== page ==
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Dark City: A Dystopian Synthetic World
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Dark City: A Dystopian Synthetic World

Warning: This review does contain spoilers.

If you have not yet watched the film, and would like to figure out the detective story for yourself, please read no further.


Note: This article uses the original release, not the director's cut. As such, some scenes appear out of order to that version.


Its a dark, dark city. Right from the onset, several sweeping panoramas show a real mix of architecures: Victorian, Edwardian, Art Deco, European, American, even some that are pure whimsy, all co-existing in the same busy city. It has a definite 50s feel, but looks odd, artificial somehow. Its hard to pin down, but in some shots the city looks fabricated, in others it blurs into almost feeling natural. One of the great oddities is that every single building stands apart. Two buildings can be next to one another, but they never, ever join. Its almost as if they grew separately.

The air is dusty, grimy, soot is everywhere, and the camera itself has a hard time seeing into the distance. Elevated trains rush past, as three lanes of traffic fill every street. The hustle and bustle of a major metropolis fully evident. No planes fill the skies, no birds.

A clock strikes 12, and as it does so, things begin to slow. People walking on the pavements stop mid-step, and fall to the ground. Street venders do likewise. The cars slow to a stop, and the occupants slump forwards. Even the elevated trains slow, their lights never faltering. Within seconds all is stillness.

That is when things start to turn peculiar. An unseen narrator twells of an alien race, a race of Strangers, who possessed great technological power, but found themselves dying, a falling civilisation. They searched all of space for something, until they happened on a small planet tucked away in the corner of one of the spiral arms. They are now studying the inhabitants, studying to find something they themselves have lost; to quantify it, and to replicate it. A huge laboratory, and the humans are the lab rats.

The narrator does not know what year it is, or even who he is. He calls himself Dr. Daniel Schreber. It is who he remembers being, but he knows with memories swapped and mixed daily, that does not mean a thing. His lack of memory from before he started working for the Strangers does not sway his belief that he does not know who he is, at all. All memories have been taken from the humans, locked away. Every night, the city itself is changed, altered in some way. He helps the strangers, swapping memories around, implanting new personas in people, erasing the old sense of self and starting anew, as the Strangers play endlessly with combinations, trying to quantify what they seek.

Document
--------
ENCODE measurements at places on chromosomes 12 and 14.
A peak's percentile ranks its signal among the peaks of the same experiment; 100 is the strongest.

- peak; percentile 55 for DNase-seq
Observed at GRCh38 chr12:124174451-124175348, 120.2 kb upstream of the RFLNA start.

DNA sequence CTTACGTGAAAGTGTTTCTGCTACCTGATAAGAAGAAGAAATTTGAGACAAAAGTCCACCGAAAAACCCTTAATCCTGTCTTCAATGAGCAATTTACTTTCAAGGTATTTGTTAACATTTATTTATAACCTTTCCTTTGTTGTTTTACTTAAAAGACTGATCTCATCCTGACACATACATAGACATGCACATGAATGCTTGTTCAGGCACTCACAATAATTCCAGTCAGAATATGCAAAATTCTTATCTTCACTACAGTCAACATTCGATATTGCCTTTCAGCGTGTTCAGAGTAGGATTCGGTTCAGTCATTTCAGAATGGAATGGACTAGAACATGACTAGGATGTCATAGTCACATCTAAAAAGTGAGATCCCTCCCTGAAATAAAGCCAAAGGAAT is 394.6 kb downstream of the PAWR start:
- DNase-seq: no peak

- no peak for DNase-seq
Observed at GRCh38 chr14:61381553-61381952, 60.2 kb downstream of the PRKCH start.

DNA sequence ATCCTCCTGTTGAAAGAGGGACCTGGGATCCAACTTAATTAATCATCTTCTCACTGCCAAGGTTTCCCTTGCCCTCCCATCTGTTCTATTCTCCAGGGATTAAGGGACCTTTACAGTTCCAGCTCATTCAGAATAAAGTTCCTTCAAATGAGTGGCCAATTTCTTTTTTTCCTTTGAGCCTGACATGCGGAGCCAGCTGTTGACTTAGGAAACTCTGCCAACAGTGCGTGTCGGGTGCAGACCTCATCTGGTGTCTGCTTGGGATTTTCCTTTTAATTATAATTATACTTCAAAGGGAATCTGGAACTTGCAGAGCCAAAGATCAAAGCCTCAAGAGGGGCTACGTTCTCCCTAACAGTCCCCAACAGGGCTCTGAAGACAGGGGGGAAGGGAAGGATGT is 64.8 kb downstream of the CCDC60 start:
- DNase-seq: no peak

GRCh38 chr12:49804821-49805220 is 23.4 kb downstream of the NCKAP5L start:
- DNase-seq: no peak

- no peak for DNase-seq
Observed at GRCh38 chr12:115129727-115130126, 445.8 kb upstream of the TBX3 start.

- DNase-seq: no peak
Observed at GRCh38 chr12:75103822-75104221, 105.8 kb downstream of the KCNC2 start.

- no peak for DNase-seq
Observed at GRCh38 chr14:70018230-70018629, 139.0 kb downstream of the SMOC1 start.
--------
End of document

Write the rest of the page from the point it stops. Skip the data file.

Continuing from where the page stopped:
Still, even in a tightly controlled lab, there are spontaneous, unplanned mutations.

Enter John Murdoch. Murdoch awakes with a start in a hotel bathtub, unable to remember anything of his past. Its dark outside, and he slowly clambers from the bath, trying to work out what is going on. As he stumbles into his hotel room, he receives a phone call from Dr. Schreber, who clearly knows him, but whom he has no recolection of. The stuttering doctor urges Murdoch to flee, to get out of there before dire consequences occur - they are coming for him, the strangers.

Its at this point that Murdoch discovers the still-warm corpse of a brutalised, ritualistically murdered woman, spiral curves lacerated into her body with a sharp implement. He also finds a bloody knife. Paniced, he flees the hotel, not knowing what to do. As he leaves, tall gaunt men, seeming utter out of place, hairless and dressed all in black arrive at his room. The Strangers.

During the chase, trying to flee from the strangers, he makes a remarkable discovery: Somehow, he knows not how, if he concentrates, he can reach out with his mind, and move things. Its not telekinetics, not as such. Rather, its almost as if he can reach out, grab the attention of the great unknowable that commands reality, and order it to do his bidding.

He cannot order it to do much; unlock doors, unlatch fire exits, make stairs descend. Still, it proves invaluable in aiding his escape. Indeed, the Strangers react, shocked, to his abilities. Each of them can do the exact same thing. They call it tuning, and they know why they can do it. But a human? With that power? Impossible! The Strangers retreat to a central chamber underground to discuss this development.


The Strangers in their Central Chamber

Meanwhile, Murdoch finds a postcard. It is labelled "Shell Beach". The postcard conjures up stirrings of memory for him; memory of growing up there. He decides it is a start, and sets off to Shell Beach to rediscover his roots.

The problem is, its not that easy: Every subway car, every other billboard shows something of shell beach on it, there's even a subway stop labelled shell beach - that no trains apparently can get to. Everyone remembers it - everyone remembers growing up there, but it seems no-one can remember the way to get there.

Every night at midnight, everyone except Murdoch goes to sleep. Every night a percentage wake up as somebody else. Murdoch meets a man, who used to be a policeman, in a subway station. The man is near mad, raving. He was supposed to go to sleep at midnight but didn't, and was conscious when the Strangers came to re-imprint him. He's terrified, been on the run for a week. He too tried to get to shell beach, but found only one train goes there, the express. Problem is, the express doesn't stop, ever. It continually loops at over a hundred miles an hour, blasting anything that tries to go down that tunnel. The man says its ok, because he's figured a way out, a place they cannot find him. The express blasts out of a tunnel into the station, and the man leaps past Murdoch, leaping in front of it as it exits.